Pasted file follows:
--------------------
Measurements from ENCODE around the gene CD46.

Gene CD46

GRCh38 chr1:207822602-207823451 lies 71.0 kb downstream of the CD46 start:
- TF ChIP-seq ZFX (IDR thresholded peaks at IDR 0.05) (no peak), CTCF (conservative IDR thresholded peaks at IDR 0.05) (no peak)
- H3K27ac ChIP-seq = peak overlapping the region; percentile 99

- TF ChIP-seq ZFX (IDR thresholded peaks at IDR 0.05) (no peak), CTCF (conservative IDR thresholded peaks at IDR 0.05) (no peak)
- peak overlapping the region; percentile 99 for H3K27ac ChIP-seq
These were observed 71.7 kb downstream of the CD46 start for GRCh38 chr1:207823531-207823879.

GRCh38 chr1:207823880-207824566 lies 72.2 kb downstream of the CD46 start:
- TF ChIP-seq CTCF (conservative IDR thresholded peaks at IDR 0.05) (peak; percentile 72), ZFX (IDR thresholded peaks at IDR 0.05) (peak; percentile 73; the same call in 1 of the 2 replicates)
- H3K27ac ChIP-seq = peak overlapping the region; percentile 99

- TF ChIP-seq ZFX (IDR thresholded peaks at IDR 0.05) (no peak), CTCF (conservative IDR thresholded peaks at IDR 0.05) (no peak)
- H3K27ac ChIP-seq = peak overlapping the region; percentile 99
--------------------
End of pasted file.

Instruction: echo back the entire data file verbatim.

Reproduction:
Measurements from ENCODE around the gene CD46.

Gene CD46

GRCh38 chr1:207822602-207823451 lies 71.0 kb downstream of the CD46 start:
- TF ChIP-seq ZFX (IDR thresholded peaks at IDR 0.05) (no peak), CTCF (conservative IDR thresholded peaks at IDR 0.05) (no peak)
- H3K27ac ChIP-seq = peak overlapping the region; percentile 99

- TF ChIP-seq ZFX (IDR thresholded peaks at IDR 0.05) (no peak), CTCF (conservative IDR thresholded peaks at IDR 0.05) (no peak)
- peak overlapping the region; percentile 99 for H3K27ac ChIP-seq
These were observed 71.7 kb downstream of the CD46 start for GRCh38 chr1:207823531-207823879.

GRCh38 chr1:207823880-207824566 lies 72.2 kb downstream of the CD46 start:
- TF ChIP-seq CTCF (conservative IDR thresholded peaks at IDR 0.05) (peak; percentile 72), ZFX (IDR thresholded peaks at IDR 0.05) (peak; percentile 73; the same call in 1 of the 2 replicates)
- H3K27ac ChIP-seq = peak overlapping the region; percentile 99

- TF ChIP-seq ZFX (IDR thresholded peaks at IDR 0.05) (no peak), CTCF (conservative IDR thresholded peaks at IDR 0.05) (no peak)
- H3K27ac ChIP-seq = peak overlapping the region; percentile 99